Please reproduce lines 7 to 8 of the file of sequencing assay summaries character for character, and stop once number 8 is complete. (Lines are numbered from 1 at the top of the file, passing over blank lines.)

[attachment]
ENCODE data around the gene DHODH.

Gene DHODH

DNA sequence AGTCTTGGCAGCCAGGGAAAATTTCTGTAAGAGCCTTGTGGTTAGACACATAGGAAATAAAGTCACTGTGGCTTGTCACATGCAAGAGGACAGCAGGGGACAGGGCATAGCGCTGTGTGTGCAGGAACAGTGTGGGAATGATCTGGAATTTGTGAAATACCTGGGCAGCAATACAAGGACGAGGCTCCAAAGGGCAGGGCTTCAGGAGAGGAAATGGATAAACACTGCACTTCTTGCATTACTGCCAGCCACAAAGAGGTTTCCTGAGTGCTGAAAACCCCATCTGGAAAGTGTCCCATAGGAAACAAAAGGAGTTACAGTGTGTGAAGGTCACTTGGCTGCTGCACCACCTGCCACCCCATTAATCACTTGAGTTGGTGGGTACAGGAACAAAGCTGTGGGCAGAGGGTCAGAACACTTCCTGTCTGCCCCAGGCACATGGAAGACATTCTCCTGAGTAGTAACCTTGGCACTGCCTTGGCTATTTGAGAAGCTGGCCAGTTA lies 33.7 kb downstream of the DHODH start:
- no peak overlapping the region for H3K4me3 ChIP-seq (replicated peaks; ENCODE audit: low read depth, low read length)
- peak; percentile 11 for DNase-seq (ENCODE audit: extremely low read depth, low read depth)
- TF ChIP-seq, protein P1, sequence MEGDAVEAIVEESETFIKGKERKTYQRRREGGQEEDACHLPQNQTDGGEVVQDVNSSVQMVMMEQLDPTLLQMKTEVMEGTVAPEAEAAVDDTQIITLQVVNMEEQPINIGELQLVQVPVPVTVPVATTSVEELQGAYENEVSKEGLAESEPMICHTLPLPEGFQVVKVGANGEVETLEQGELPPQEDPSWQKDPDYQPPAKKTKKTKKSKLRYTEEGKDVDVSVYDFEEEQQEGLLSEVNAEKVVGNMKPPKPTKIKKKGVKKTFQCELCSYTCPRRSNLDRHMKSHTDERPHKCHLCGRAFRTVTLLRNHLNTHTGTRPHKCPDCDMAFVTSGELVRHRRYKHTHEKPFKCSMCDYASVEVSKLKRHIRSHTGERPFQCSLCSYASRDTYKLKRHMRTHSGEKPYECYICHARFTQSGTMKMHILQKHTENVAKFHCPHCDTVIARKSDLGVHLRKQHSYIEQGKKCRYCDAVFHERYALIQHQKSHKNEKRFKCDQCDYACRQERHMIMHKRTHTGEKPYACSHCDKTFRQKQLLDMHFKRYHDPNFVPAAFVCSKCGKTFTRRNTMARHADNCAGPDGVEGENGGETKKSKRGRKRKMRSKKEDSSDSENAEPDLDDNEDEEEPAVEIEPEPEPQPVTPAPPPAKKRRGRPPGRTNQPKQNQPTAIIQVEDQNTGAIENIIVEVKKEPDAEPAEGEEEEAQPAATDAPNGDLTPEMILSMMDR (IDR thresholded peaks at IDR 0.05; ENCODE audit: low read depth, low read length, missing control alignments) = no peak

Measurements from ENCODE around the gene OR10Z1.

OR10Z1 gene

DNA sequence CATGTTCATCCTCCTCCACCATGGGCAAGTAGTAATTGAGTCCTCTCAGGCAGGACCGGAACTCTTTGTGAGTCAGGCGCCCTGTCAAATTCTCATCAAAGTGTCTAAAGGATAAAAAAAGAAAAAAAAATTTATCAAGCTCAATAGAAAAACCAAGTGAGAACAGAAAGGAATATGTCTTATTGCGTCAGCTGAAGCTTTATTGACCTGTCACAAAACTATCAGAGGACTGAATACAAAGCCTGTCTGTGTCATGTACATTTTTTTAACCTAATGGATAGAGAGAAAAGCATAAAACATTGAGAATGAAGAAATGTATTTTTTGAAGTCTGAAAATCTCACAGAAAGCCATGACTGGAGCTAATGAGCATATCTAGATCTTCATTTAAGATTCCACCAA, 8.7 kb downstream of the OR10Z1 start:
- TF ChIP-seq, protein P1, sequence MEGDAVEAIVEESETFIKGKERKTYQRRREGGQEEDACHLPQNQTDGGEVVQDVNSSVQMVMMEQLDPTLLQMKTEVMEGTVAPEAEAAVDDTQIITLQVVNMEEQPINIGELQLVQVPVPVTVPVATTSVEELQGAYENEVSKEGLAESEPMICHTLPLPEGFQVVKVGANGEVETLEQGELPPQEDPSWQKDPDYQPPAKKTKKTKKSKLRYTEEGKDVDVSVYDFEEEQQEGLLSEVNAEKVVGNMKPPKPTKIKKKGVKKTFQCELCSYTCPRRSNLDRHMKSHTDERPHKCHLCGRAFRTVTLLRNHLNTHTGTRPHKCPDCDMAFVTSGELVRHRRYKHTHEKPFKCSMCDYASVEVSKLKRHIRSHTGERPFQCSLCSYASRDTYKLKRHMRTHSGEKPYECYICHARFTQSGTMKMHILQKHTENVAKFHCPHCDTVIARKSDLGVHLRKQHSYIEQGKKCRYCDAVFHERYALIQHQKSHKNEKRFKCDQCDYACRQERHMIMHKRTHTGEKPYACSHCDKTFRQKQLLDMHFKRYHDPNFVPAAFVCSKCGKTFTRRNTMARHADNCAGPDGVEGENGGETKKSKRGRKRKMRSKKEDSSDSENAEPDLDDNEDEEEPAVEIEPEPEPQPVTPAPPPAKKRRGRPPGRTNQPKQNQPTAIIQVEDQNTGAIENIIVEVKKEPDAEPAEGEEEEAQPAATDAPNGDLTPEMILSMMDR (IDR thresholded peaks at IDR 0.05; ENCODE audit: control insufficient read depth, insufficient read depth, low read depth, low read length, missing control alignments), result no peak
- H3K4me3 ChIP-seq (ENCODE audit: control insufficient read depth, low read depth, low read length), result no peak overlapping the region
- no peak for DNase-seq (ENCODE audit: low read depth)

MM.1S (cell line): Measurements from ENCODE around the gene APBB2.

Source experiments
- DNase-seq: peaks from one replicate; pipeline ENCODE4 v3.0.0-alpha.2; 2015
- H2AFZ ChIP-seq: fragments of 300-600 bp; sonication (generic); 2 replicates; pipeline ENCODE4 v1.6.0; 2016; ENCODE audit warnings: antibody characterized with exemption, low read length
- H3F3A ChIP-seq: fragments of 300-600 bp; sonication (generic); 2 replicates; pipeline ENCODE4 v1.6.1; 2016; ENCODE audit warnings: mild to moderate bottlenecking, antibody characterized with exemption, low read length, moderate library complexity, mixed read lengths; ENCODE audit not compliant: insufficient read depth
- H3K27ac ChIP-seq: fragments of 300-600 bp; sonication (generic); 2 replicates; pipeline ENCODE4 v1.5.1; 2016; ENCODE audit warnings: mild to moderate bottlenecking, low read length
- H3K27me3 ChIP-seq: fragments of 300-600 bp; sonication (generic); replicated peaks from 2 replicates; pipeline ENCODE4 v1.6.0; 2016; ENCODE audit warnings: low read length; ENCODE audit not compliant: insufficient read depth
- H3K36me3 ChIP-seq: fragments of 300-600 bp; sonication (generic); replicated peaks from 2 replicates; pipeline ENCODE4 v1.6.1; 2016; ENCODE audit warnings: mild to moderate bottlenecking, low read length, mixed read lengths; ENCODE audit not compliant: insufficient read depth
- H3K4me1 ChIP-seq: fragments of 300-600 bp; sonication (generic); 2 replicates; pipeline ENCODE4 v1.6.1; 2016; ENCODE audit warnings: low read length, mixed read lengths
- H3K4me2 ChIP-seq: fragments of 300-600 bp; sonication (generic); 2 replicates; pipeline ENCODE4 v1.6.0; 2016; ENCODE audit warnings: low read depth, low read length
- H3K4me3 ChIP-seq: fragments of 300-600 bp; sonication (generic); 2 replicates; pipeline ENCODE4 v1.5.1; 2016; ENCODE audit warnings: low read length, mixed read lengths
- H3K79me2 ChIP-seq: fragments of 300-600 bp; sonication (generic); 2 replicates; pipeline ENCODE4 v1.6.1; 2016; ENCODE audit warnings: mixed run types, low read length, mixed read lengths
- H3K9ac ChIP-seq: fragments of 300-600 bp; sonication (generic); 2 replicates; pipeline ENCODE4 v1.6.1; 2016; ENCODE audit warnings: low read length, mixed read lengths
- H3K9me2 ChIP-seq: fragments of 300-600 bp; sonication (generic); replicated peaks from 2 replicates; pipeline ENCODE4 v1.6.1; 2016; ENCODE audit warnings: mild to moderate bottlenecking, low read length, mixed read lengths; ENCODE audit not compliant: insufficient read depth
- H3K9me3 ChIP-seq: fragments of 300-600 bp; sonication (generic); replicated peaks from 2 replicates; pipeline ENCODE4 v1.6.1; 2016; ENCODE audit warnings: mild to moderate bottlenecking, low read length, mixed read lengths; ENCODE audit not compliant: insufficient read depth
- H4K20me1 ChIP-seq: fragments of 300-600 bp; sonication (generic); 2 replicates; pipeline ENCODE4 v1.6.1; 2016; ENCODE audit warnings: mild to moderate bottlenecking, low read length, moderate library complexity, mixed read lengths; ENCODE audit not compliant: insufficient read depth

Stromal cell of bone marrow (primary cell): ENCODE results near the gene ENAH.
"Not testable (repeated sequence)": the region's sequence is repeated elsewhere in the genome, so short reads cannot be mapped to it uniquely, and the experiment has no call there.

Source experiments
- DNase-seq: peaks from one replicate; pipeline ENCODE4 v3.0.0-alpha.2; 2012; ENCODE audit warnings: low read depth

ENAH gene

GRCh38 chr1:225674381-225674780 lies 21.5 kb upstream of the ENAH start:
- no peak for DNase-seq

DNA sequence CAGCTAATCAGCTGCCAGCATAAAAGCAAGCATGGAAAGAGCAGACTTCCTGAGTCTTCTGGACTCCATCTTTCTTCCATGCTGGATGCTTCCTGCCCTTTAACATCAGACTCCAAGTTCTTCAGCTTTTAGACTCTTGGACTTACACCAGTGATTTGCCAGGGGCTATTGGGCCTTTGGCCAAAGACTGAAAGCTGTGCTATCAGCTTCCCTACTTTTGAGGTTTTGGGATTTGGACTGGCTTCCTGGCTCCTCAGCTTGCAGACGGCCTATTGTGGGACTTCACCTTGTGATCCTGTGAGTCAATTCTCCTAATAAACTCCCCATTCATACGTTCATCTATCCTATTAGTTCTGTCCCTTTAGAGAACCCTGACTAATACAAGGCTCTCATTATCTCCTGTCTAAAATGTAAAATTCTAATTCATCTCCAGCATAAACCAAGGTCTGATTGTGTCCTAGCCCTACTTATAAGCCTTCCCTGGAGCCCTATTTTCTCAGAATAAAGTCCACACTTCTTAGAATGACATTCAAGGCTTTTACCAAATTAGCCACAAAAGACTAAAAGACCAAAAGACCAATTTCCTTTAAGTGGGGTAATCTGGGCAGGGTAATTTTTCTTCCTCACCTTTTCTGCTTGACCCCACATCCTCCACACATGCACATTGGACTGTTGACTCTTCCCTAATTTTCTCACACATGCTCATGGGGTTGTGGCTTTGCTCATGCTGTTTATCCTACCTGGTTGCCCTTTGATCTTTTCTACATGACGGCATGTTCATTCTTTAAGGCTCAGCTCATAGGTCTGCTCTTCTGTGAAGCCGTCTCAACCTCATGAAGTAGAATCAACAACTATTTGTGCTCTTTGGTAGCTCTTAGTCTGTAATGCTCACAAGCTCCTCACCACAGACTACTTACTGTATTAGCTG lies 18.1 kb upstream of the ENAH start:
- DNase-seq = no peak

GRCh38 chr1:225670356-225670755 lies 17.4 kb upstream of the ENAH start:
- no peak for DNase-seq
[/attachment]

Measurements from ENCODE around the gene OR10Z1.

OR10Z1 gene